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ARMM had most 'overspending' candidates in past elections

MANILA, Philippines – During election season, cash flows among the moneyed in the Autonomous Region in Muslim Mindanao (ARMM).

In 2010 and 2013, ARMM had the highest number of candidates who "overspent" during the campaign period, data from the Commission on Election (Comelec) showed.

Under the Omnibus Election Code, candidates cannot go beyond their prescribed expenditure limits:

To determine a local candidate’s spending limit, multiply the number of registered voters in their province or municipality by P3 or P5, depending on whether they are supported by a party or not.

For example, if a candidate supported by a political party runs for governor of the province of Basilan, their spending cap is P4.6 million.

Loopholes

“Unfortunately, we cannot release the names of these [ARMM] candidates without final judgment,” lawyer Maze Lutchavez-Vergara of the Comelec Campaign Finance Office told Rappler.

When will the final judgment drop? 

“It will take a long time,” Vergara said, explaining that after the cases go through the Comelec en banc, they still have to be filed in regular courts.

As of January 2016, there are 1,629 overspending cases nationwide, according to the Comelec.

Next to ARMM, the National Capital Region had the most number of cases.

So far, there are only 29 cases ready to be filed before regular courts. Only then could they be elevated to the Court of Appeals and finally resolved at the Supreme Court.

“The process is super long, so our joke is that candidates might already be dead and yet the case is still unresolved,” Vergara quipped.

All pending overspending cases involve local candidates, according to the Comelec. One example is former Laguna governor Emilio Ramon “ER” Ejercito.

Laguna gubernatorial candidates in 2013 were only allowed to spend a maximum of P4.5 million each. Ejercito, however, already spent P6 million on a single television advertisement.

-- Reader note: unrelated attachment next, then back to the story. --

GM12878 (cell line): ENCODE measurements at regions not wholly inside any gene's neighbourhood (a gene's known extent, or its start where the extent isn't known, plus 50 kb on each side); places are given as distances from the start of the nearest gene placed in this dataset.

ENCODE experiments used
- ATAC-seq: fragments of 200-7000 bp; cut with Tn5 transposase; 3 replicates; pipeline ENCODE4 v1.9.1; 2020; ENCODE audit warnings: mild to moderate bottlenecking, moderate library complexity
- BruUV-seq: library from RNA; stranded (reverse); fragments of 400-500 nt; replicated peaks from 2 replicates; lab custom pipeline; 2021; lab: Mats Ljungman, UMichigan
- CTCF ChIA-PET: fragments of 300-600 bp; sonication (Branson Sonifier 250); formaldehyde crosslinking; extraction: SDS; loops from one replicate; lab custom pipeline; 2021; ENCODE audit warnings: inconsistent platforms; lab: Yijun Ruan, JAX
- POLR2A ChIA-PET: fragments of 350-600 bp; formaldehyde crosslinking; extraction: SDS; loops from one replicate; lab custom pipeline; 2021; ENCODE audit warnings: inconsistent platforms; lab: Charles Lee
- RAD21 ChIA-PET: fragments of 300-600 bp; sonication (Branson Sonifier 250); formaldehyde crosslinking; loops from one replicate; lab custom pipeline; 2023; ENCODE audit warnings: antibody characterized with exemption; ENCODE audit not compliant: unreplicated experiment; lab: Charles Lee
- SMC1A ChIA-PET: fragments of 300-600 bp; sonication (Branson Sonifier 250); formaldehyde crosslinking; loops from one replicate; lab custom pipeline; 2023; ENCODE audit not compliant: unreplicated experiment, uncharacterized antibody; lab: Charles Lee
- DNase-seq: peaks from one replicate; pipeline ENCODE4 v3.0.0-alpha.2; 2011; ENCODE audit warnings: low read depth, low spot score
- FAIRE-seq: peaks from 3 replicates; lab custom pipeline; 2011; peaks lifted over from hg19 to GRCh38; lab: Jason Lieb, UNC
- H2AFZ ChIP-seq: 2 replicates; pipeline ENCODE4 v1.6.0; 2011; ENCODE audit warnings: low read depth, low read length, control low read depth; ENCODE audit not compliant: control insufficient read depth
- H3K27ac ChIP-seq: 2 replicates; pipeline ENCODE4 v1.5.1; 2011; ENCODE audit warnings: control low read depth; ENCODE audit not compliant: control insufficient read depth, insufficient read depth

In May 2014, the Comelec en banc disqualified Ejercito for campaign overspending. In February 2015, the SC upheld Ejercito’s disqualification.

Under the law, any election offense merits imprisonment for one to 6 years, disqualification from holding public office, and removal of one's right to vote.

The provision on disqualification, however, is vague. “There’s no indication if disqualification is perpetual if [the candidate was guilty of] overspending,” said Vergara.

Some Filipinos deem the rules on campaign spending flawed. But the Comelec, some advocates point out, is not entirely at fault since it is only following the law.

What is needed, they say, are electoral reforms.

Irony?

As of 2012, ARMM had the highest poverty incidence among families across all regions, based on data from the National Statistical Coordination Board (NSCB).

Poverty in the region has increased in the past 6 years.

Many of its provinces have remained among the country’s poorest for years, government statistics show.

Apart from poverty, several other issues swath ARMM such as hunger and nutrition problems, armed conflict, and poor infrastructure. 

Some remote areas in the region also do not have access to basic social services like education and health, with women and children bearing much of the burden.

Given such conditions, there is irony in the way candidates splash millions of pesos during campaigns, critics say.

As for the upcoming elections, the Comelec Campaign Finance Office vows to keep a tighter watch over candidates’ spending from February 9 to May 7. – Rappler.com

To reach the Comelec Campaign Finance Office, contact 525-9334.

Know of any election-related wrongdoings? Use the #PHVoteWatch map to report vote buying and vote selling, campaign finance anomalies, election-related violence, campaign violations, technical glitches, and other problems observed among communities.

Together, let's each find #TheLeaderIWant and agree on who we want. To volunteer for any of these efforts, email us through move.ph@rappler.com.